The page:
Is soccer a popular sport in the New York metropolitan area? This may sound like a loaded question, but it’s a question that remains to be answered. With some of the most storied sports franchises in North America located in the Big Apple, does this city really like soccer at all?
Major League Sports, Minor League Coverage
Of course, sports fans in New York love soccer like any other sport. Soccer, or football worldwide, is the most popular sport on the planet. With the ashes of the old North American Soccer League flying in the wind, Major League Soccer (MLS) came along in 1996 on the coattails of the US hosting the World Cup in 1994 as a new major soccer league. Nearly thirty years later, MLS and its rival, the United Soccer League (USL), along with the National Women’s Soccer League (NWSL), have elevated the sport of soccer to a full professional level in North America.
As a sport, soccer has grown exponentially in the United States in the last fifty years. I remember being a young kid way back in 1974 and being exposed to this new sport of soccer, and it became my first sport. Okay, you can probably guess my age by now, and I was a bit of a sports pioneer growing up by playing soccer before baseball and football.
Move forward a few decades, and soccer is one of the most popular sports among American youth, and more children play the sport of soccer than any other team sport. Despite the impression you get from mainstream American sports programming, soccer has become part of the top-four of American sports, having surpassed hockey in terms of popularity. While other sports fans are getting older, soccer is the second most popular sport among Americans ages 12-24 and becoming more popular each year.
Does the mainstream sports media embrace or ignore soccer?
The North American sports media cannot be automatically accused of ignoring soccer as a major sport. ESPN programs matches from the Bundesliga, Spain’s La Liga, and the English Championship League, among other European leagues as well. In addition, ESPN has an exclusive contract with the USL to broadcast their matches. NBC Sports has a long-standing contract with the Premier League, and Paramount Plus, along with CBS Sports, picks multiple foreign leagues along with a broadcasting contract with the NWSL.
It’s curious to note, however, that ESPN dropped Major League Soccer and only has a few matches broadcasted by Fox Sports each weekend. Instead, MLS went a different direction and inked a contract with Apple TV to move their Season Pass streaming service over to this provider. While I admit I subscribe to this service and so far I’ve enjoyed the broadcasts, there’s something to be said when ESPN or Fox covers most, if not all, of your matches.
Why does the New York sports media ignore soccer?
That’s a question I’ve been trying to find answers to, and so far have come up with more questions than anything. Soccer is now one of the biggest sports in the United States, and the New York metropolitan area has two teams in MLS (NYCFC and the New York Red Bulls) and one in the NWSL (NJ/NY Gothan FC.) Three major league soccer teams represent the Big Apple, and how much local sports coverage do they receive? (insert the sound of crickets here.)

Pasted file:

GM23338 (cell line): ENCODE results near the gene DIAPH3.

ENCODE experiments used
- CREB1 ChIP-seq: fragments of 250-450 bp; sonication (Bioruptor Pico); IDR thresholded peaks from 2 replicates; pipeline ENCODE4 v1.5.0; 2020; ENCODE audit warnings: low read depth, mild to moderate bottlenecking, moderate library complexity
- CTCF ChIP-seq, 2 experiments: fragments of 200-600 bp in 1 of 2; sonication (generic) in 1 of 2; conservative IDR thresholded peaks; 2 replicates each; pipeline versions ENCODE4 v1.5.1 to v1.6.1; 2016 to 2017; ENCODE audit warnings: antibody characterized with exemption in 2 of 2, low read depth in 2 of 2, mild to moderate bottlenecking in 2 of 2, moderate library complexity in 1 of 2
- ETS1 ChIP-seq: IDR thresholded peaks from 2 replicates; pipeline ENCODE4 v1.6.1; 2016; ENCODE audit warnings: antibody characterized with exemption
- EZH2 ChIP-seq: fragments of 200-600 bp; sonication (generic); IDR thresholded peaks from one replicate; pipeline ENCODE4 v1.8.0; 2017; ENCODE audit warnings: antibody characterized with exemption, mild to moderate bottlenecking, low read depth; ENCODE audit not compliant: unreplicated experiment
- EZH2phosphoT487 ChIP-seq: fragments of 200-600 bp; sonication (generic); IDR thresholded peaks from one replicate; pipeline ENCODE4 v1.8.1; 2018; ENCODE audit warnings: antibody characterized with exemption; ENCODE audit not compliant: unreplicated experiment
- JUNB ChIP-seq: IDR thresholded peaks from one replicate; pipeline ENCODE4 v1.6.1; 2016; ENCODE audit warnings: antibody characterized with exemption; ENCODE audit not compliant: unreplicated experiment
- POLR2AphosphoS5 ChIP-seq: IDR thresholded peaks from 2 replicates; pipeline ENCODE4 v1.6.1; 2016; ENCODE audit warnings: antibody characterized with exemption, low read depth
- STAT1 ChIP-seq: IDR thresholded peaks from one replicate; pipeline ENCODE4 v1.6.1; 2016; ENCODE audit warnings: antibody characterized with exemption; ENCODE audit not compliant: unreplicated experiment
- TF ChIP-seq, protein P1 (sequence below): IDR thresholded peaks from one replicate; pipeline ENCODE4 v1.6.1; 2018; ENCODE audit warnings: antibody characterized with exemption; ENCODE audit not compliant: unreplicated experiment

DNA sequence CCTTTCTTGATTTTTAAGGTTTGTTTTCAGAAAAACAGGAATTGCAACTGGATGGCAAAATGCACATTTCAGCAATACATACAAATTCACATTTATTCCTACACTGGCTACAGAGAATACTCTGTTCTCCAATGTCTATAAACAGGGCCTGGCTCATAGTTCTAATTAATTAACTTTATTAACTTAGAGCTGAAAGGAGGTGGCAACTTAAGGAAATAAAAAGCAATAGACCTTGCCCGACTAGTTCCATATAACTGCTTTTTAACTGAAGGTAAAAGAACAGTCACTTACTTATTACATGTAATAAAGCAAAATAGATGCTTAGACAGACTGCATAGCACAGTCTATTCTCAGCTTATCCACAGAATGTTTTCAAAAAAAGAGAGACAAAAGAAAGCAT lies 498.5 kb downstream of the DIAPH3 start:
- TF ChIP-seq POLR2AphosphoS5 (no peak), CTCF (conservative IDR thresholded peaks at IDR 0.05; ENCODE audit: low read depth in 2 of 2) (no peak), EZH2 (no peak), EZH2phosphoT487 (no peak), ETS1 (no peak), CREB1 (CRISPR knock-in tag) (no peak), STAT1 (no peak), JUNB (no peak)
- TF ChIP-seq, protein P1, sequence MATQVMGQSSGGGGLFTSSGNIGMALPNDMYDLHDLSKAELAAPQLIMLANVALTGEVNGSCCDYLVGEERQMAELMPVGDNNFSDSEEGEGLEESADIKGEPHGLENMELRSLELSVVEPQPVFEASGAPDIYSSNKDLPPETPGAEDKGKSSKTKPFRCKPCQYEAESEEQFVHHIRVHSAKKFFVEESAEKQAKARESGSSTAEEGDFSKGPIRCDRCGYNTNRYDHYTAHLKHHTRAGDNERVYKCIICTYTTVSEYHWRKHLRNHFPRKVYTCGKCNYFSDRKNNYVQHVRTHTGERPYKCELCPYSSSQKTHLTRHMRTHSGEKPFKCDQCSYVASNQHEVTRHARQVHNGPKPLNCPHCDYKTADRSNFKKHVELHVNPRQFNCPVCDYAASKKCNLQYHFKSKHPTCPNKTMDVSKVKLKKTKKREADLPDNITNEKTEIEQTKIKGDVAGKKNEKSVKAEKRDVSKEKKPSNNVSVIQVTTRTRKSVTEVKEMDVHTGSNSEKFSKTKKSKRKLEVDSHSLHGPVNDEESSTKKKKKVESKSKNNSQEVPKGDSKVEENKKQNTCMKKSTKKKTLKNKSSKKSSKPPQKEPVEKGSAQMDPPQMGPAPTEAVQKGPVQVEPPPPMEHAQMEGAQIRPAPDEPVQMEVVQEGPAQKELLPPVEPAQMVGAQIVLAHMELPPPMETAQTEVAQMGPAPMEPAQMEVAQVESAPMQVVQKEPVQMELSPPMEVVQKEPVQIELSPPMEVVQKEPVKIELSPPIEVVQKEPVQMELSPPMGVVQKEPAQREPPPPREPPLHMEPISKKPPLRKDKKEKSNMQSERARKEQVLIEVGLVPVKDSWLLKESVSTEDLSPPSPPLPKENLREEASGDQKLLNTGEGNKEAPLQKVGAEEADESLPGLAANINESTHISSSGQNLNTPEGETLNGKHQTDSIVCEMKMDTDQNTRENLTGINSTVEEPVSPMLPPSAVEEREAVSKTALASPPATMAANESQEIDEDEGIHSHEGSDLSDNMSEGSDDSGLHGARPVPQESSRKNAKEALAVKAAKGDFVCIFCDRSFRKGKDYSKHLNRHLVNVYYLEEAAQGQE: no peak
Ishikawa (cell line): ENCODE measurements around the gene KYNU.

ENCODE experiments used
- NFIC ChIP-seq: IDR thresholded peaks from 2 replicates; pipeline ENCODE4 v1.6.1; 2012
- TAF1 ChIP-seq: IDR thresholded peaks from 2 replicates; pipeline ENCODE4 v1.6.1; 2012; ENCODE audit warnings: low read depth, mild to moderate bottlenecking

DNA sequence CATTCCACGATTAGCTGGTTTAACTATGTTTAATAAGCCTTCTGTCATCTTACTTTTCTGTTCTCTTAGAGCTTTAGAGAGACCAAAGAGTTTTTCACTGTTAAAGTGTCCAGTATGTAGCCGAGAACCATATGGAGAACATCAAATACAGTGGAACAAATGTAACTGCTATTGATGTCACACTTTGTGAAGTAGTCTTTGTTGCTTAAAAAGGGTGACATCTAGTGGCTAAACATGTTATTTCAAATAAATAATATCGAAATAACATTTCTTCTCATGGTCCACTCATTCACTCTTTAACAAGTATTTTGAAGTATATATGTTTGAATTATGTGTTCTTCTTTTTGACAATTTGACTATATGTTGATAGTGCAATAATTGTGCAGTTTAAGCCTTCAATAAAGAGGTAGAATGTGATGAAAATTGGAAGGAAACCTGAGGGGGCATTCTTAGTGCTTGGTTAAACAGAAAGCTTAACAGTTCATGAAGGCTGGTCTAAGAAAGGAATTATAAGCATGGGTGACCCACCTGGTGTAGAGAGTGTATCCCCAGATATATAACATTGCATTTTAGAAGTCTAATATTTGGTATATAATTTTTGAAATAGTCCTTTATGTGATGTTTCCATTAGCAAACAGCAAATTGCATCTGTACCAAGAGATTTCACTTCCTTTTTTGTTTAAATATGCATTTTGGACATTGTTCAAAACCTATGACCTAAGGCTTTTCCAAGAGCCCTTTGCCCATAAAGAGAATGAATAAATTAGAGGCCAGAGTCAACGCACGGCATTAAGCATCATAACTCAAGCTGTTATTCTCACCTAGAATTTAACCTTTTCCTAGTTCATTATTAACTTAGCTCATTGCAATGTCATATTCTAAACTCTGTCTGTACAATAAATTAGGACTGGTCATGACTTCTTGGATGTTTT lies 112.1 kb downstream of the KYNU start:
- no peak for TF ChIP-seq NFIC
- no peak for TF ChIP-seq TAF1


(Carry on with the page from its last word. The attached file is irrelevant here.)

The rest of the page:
I scanned through the largest daily news outlets in New York to try and find any MLS or NWSL news and was disappointed at the lack of soccer coverage with these media outlets. The New York Daily News did not have any soccer coverage at all – apparently, their editors haven’t heard of the most popular sport in the world quite yet.
Moving over to the venerable New York Times, I did find a decent amount of soccer coverage, but it primarily dealt with international soccer and a recent article on Wrexham’s promotion to the English Football League. There was one article on Ali Krieger and her career intentions back in the file of soccer articles, so kudos to the Times for acknowledging that there is women’s soccer in New York. However, there is no current coverage of the MLS, NWSL, or any mention that anyone in New York played soccer this past weekend.
Maybe the third time is a charm, and I polled the New York Post to see if they have any soccer media coverage. While they have some good articles on international soccer, the only mention I could find of a New York soccer team was an article on the racist remarks and backlash during a San Jose Earthquakes-NYRB match a couple of weeks ago. Again, no mention of NYCFC, Gotham FC, or the fact that professional soccer exists in the New York area.
A challenge lies ahead to give fair time to soccer.
While American sports fans still have their love affair with football, baseball, and basketball, the sport of soccer is catching up quickly. In a nod to the growth and popularity of soccer, the mainstream sports media is now trying to add more soccer, including foreign leagues, to their growing repertoire of sports programming. The big question is when will the New York sports media acknowledge that soccer is here to stay and start reporting about professional teams in their own area?